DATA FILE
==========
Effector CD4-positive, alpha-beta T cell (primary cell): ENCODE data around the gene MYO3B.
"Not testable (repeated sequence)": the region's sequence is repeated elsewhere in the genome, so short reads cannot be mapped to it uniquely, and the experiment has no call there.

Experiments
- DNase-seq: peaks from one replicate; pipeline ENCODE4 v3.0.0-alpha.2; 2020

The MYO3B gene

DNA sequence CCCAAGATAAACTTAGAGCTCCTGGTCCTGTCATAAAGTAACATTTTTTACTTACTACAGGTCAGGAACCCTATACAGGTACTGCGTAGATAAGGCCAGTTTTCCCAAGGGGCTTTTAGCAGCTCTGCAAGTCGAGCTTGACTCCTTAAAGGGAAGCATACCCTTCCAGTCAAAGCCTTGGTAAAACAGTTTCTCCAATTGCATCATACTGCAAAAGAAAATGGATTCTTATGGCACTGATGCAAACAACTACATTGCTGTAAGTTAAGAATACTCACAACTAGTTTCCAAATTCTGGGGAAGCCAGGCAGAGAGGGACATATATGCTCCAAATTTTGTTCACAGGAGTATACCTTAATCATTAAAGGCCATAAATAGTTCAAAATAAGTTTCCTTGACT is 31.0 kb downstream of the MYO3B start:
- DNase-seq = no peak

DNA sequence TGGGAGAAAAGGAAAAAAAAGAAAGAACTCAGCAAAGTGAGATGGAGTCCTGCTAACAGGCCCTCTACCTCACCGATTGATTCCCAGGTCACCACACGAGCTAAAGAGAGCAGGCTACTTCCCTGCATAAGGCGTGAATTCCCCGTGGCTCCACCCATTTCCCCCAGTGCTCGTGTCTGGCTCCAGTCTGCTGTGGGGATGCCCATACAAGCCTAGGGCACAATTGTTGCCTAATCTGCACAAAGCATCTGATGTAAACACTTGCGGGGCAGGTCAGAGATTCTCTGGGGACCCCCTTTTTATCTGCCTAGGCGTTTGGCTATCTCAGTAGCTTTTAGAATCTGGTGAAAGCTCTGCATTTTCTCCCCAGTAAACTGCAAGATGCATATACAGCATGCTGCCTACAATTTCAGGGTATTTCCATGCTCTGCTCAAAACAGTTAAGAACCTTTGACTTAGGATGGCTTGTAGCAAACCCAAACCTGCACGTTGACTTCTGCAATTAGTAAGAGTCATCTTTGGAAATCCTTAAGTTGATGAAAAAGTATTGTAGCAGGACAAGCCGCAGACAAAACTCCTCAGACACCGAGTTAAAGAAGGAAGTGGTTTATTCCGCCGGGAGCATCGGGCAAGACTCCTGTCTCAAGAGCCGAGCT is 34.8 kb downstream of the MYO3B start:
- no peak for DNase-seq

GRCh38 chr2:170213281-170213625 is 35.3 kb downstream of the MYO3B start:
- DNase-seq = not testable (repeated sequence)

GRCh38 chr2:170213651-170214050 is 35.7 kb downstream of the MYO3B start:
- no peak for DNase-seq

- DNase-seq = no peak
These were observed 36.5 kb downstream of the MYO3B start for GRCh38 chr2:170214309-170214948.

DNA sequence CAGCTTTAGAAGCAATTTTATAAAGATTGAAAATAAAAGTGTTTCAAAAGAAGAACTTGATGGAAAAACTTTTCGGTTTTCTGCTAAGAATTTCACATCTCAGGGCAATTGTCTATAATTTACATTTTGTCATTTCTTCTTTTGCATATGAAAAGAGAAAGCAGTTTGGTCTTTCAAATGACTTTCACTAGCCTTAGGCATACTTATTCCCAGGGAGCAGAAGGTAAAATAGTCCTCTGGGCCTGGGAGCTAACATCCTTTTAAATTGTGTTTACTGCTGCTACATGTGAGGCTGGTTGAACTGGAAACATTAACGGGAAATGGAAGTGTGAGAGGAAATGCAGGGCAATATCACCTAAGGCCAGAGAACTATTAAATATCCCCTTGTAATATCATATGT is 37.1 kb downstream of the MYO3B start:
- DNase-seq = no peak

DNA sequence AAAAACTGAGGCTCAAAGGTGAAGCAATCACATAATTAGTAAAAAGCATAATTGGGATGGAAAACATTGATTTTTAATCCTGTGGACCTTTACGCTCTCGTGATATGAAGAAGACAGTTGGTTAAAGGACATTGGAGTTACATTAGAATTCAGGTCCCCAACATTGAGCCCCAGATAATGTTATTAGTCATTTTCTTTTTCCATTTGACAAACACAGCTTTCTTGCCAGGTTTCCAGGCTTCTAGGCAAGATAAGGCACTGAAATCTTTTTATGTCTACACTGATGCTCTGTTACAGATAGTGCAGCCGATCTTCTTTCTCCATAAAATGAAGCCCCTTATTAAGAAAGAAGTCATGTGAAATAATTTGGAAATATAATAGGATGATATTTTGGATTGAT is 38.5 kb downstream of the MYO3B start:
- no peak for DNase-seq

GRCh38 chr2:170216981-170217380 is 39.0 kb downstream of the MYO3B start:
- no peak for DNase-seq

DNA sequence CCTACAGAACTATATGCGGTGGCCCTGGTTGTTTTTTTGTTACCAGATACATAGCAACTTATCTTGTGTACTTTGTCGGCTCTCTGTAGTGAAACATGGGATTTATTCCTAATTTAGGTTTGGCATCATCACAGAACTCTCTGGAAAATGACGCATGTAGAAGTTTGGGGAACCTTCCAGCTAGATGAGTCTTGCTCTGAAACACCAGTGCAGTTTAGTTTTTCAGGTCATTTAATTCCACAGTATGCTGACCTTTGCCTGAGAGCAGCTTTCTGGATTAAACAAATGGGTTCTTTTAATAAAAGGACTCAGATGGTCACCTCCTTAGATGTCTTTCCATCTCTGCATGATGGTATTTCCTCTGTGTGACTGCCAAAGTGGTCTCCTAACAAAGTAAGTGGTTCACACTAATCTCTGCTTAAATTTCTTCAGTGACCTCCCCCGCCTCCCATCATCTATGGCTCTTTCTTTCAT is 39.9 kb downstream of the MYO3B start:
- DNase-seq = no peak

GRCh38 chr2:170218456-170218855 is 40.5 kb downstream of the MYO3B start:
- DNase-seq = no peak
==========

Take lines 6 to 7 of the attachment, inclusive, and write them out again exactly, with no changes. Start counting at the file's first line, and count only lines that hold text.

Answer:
DNA sequence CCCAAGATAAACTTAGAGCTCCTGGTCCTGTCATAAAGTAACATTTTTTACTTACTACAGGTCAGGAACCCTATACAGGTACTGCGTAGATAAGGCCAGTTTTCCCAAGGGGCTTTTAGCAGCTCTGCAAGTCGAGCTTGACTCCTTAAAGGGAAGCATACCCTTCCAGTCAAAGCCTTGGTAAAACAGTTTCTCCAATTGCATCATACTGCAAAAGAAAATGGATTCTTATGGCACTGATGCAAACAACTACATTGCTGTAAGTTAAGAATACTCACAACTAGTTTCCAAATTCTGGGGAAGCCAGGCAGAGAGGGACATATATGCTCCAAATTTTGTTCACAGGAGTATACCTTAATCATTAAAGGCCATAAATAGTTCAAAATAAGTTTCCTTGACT is 31.0 kb downstream of the MYO3B start:
- DNase-seq = no peak